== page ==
Considerations for Fire Service Response to Residential Battery Energy Storage System Incidents

Considerations for Fire Service Response to Residential Battery Energy Storage System Incidents

Firefighters are being urged to take extra precautions when approaching structure fires involving residential energy storage systems (ESS), an increasingly popular home energy source that uses lithium-ion battery technology.

The findings are part of an exhaustive report released by the International Association of Fire Fighters (IAFF) and UL Solutions, based on a two-year research project examining the characteristics of fires resulting from the overheating of lithium battery systems stored in residential structures. The report – “Considerations for Fire Service Response to Residential Battery Energy Storage System Incidents” – offers new data on how lithium fires ignite and spread and urges support for further research toward limiting these fires.

“Professional fire fighters and emergency medical workers are trained to respond swiftly to all hazards, and lithium battery fires represent one more challenge we are confronting every day,” said IAFF General President Edward Kelly. “I encourage fire officials to study this report, review the tactical considerations with their members, and urge governments to support this ongoing research so our communities are safe.”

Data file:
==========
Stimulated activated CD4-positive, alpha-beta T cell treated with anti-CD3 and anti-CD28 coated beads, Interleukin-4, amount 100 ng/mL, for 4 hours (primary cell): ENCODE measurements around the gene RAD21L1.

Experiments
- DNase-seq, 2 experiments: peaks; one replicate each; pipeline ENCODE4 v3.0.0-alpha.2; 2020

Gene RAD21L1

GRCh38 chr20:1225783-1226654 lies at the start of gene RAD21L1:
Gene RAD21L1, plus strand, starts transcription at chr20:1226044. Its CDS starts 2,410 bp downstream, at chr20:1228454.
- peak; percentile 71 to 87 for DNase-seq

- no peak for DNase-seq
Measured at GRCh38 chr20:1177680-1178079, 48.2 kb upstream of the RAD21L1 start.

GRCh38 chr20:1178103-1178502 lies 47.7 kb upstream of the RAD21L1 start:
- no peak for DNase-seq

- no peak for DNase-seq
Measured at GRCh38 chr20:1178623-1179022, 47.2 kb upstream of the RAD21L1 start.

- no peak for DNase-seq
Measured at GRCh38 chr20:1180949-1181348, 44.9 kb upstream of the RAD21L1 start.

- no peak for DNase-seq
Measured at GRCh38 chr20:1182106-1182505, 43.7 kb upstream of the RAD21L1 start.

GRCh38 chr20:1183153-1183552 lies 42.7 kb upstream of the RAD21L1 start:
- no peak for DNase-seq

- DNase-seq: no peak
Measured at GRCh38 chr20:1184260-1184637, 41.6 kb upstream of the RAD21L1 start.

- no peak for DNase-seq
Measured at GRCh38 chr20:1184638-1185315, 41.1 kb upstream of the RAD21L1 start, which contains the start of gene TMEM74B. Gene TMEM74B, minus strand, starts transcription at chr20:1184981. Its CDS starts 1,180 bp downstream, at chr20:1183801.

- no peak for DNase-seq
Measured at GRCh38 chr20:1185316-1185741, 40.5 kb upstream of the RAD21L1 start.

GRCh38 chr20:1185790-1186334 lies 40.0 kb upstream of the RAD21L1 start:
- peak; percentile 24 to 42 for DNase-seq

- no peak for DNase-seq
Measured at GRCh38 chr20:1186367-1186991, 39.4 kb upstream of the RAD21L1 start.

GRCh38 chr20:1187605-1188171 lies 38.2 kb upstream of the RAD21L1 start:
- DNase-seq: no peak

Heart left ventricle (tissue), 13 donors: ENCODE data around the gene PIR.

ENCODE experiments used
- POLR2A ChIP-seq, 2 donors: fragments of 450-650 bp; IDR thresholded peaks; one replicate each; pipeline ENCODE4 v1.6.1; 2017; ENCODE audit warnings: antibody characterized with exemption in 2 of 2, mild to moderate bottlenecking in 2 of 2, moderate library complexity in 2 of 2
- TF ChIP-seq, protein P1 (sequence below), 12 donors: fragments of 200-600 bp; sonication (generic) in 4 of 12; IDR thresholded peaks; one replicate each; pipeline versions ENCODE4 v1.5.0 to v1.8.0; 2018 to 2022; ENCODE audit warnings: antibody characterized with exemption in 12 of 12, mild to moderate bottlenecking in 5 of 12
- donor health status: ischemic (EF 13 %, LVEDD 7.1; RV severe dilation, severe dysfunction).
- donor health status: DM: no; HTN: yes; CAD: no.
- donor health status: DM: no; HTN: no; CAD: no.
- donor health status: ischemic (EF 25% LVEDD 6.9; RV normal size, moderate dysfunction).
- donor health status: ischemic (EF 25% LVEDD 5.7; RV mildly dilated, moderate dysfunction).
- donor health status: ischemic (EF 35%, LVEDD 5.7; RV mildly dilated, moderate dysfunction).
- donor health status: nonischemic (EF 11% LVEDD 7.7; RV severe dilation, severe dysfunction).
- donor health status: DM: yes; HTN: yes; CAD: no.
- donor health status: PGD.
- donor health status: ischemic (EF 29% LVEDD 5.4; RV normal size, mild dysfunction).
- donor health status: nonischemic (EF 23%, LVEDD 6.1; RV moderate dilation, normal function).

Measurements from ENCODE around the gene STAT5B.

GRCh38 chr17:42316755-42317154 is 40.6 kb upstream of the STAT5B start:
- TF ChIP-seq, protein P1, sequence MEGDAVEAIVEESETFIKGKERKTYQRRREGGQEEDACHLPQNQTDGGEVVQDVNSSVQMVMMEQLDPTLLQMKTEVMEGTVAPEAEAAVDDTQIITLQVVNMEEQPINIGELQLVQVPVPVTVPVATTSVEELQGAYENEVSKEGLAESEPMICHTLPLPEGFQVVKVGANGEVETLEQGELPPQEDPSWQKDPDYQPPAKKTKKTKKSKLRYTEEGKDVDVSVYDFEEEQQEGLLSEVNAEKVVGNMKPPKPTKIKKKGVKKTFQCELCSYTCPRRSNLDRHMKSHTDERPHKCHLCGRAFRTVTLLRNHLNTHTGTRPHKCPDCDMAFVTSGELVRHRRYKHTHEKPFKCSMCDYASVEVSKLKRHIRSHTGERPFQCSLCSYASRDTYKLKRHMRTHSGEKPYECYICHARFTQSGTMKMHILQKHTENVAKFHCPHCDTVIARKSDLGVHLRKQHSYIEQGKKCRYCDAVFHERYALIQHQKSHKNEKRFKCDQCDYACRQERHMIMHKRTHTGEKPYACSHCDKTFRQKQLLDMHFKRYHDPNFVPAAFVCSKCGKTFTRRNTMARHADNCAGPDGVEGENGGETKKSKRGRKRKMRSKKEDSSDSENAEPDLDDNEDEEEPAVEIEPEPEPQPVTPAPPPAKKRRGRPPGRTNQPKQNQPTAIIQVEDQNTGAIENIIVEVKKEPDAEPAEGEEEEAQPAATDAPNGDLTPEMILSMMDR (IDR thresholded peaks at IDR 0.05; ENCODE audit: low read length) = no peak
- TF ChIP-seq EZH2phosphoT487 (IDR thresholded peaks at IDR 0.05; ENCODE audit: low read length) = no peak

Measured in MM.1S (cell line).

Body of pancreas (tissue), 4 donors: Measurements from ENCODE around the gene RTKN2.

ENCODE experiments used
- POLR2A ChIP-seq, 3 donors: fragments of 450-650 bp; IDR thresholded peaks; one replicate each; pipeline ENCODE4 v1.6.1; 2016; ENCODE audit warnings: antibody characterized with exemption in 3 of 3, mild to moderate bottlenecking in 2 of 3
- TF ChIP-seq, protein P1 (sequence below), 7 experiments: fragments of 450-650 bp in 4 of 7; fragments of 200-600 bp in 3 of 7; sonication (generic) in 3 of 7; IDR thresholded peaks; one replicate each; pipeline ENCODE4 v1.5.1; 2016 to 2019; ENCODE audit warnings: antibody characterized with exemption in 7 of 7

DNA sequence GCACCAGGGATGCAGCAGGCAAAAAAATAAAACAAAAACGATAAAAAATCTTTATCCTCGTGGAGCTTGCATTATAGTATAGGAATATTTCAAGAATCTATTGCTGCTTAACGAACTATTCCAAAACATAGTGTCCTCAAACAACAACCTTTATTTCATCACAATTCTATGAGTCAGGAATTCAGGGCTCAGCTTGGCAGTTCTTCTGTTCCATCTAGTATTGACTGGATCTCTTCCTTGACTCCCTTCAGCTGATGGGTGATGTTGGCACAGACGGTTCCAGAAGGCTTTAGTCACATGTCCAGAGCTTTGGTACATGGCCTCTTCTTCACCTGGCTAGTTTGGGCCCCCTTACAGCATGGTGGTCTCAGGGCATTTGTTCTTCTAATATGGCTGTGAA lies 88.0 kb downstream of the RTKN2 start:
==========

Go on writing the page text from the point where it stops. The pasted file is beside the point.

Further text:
Lithium batteries are found in consumer products including smart phones, scooters, and e-bikes, as well as new residential energy systems. While powerful and useful, these batteries can swiftly overheat and ignite. In 2019, four Arizona fire fighters were seriously injured responding to a fire where trapped gases from an ESS exploded.

The IAFF and UL Solutions, funded through a Department of Energy grant, began researching residential ESS fire incidents to provide fire fighters data and tactical considerations for effective response.

“When lithium-batteries fail, fire fighters must respond and successfully control the situation to protect public safety,” stated Sean DeCrane, Director of Health and Safety Operational Services at the IAFF. This research project is the first to evaluate the result of failure in a residential lithium-ion battery energy storage system, and to develop tactical considerations for the fire service to these incidents.

“A heightened focus on sustainable building construction and renewable energy also means considering new approaches to fire safety,” said Alex (Klieger) Schraiber, P.E., Research Manager, Fire Research & Development at UL Solutions. “We are proud to partner with IAFF to apply our decades of large-scale fire testing and energy storage system testing experience to further the understanding of fire service approaches necessary in addressing residential energy storage system hazards.”

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